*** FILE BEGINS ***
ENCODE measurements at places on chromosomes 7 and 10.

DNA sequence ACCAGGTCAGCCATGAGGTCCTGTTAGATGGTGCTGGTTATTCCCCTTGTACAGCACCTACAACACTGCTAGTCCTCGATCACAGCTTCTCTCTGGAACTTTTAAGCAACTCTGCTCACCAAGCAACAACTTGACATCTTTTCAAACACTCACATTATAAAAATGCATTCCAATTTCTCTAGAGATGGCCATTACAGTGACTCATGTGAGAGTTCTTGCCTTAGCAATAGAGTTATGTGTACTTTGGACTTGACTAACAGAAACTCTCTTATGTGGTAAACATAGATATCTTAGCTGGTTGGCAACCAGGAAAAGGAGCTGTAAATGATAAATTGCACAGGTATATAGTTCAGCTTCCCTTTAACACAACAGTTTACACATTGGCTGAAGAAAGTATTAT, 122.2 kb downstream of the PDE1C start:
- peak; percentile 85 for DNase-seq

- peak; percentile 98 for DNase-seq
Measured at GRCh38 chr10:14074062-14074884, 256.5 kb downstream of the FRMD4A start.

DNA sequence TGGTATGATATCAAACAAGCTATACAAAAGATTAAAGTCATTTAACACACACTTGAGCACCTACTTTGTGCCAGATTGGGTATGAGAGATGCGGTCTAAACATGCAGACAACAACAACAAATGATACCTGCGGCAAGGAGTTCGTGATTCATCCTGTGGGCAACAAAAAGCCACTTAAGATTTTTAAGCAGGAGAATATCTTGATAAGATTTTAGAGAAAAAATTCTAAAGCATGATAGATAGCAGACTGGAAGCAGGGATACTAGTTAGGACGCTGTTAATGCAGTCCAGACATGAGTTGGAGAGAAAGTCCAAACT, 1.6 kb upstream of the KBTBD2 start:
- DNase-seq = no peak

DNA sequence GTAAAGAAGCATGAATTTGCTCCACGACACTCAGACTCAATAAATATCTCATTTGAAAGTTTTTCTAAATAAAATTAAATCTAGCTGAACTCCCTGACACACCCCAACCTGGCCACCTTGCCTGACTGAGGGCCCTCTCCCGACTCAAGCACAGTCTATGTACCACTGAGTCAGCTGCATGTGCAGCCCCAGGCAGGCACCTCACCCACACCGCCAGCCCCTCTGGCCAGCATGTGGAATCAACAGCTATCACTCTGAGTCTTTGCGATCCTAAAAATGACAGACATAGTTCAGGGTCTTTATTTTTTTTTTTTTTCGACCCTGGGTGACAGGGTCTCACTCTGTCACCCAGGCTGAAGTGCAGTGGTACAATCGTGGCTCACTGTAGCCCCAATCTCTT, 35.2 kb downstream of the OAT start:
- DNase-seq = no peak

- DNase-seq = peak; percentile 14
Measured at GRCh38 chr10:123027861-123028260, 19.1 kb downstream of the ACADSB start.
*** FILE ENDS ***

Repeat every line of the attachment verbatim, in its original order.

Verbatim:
ENCODE measurements at places on chromosomes 7 and 10.

DNA sequence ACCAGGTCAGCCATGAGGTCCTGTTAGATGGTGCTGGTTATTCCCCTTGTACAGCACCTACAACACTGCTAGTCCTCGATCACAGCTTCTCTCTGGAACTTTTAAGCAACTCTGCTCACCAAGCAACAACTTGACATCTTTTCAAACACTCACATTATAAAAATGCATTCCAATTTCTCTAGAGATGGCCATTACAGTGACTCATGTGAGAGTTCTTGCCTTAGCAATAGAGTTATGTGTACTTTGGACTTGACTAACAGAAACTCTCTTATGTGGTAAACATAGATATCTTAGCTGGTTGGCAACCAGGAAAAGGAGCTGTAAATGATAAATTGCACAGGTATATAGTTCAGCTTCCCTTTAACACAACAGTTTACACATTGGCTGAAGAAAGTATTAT, 122.2 kb downstream of the PDE1C start:
- peak; percentile 85 for DNase-seq

- peak; percentile 98 for DNase-seq
Measured at GRCh38 chr10:14074062-14074884, 256.5 kb downstream of the FRMD4A start.

DNA sequence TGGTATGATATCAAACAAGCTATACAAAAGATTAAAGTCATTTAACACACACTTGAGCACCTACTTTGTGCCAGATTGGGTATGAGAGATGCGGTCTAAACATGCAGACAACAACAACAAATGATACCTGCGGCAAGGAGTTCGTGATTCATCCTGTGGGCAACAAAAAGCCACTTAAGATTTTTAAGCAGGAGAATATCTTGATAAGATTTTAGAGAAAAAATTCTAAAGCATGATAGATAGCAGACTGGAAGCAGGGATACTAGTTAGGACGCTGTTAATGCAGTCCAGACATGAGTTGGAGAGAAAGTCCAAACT, 1.6 kb upstream of the KBTBD2 start:
- DNase-seq = no peak

DNA sequence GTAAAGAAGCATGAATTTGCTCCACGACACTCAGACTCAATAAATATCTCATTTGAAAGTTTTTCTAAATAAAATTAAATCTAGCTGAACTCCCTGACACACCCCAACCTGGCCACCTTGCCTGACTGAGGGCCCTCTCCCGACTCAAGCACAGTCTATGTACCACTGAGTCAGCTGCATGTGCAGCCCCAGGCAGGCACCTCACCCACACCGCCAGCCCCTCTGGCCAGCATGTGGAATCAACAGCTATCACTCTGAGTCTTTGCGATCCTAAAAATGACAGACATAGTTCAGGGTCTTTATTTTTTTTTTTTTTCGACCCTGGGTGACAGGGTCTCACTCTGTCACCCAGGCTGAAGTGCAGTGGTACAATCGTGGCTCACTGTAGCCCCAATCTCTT, 35.2 kb downstream of the OAT start:
- DNase-seq = no peak

- DNase-seq = peak; percentile 14
Measured at GRCh38 chr10:123027861-123028260, 19.1 kb downstream of the ACADSB start.